The name Pygmalion is used for the phenomenon which reflects on one's inner urge to fulfill the unspoken requirements of others. This desire is created only by simply being exposed to others' communication. The Pygmalion effect demonstrates the power of words and the deep rootedness of collective categories like social roles and their attached values. The exhibition aims to uncover the dynamics in which seemingly light, ironic sentences shape self-esteem, which might be experienced without consciously interpreted by many, and which despite its humorous nature has long-lasting impact on people. The focus of the exhibited works is primary on how such processes affect young women/girls. The show revolves around the difficulty of integrating frequent, unwanted feedback on one's existence, body into their identity and draws attention to the frustration provoked by it. When reflecting on communication, the show examines both visual and verbal expressions. The pieces on display play with the familiarity of gestures, sayings and situations. By isolating them from their context or by placing extra emphasis on them they question their legitimacy, and reveal background layers behind language.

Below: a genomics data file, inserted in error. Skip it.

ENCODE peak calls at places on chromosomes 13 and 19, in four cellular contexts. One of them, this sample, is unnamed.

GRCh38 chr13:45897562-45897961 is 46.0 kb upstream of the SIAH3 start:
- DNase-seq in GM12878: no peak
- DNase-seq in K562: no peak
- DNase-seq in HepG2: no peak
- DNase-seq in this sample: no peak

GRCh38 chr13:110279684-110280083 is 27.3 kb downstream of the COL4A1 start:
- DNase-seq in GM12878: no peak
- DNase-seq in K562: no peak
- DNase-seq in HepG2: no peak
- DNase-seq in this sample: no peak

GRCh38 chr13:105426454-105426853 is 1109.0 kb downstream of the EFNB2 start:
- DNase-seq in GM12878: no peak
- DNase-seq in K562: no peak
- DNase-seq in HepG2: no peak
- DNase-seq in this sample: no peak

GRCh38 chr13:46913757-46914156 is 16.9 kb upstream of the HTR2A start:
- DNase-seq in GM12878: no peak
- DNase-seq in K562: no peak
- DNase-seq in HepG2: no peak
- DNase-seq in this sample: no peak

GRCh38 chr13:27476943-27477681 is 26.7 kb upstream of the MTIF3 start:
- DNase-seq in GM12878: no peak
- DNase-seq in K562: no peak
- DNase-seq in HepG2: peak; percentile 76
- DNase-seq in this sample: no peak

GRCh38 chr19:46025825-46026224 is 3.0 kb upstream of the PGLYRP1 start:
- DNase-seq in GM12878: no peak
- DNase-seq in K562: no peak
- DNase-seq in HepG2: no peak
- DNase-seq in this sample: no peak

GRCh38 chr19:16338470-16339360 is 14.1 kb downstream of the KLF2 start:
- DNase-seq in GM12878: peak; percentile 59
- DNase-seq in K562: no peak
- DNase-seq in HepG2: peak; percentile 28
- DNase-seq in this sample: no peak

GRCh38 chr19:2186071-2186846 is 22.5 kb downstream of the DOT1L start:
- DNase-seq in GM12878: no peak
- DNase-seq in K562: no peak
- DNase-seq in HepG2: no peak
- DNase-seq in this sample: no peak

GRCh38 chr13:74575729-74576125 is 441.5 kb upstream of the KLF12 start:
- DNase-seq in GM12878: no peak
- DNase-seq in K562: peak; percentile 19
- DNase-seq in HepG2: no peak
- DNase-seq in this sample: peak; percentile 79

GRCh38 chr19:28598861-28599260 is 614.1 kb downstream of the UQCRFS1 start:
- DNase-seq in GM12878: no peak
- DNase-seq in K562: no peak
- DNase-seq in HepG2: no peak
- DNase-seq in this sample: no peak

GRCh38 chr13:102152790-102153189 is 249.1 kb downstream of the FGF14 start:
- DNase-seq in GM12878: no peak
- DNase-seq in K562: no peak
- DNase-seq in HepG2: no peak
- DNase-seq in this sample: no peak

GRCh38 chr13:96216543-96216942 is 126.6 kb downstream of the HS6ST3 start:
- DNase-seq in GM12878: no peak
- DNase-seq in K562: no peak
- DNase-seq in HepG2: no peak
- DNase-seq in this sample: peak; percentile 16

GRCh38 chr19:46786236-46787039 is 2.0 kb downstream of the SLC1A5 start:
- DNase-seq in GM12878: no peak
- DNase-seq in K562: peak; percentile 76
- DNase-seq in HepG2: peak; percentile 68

BARBARA MOURA: oh gosh, look at her Body 

mounted digital drawing on archive paper 42X59,5cm, 2019, ed. 1/30

More info about this work: HERE

Barbara Moura: DOnt sit like that, thats not ladylike

mounted digital drawing on archive paper 59,5X42cm, 2019, ed. 1/30

More info about this work: HERE

anna tihanyi: imagination

digital video on 15,6" digital frame, 2019, ed.1/1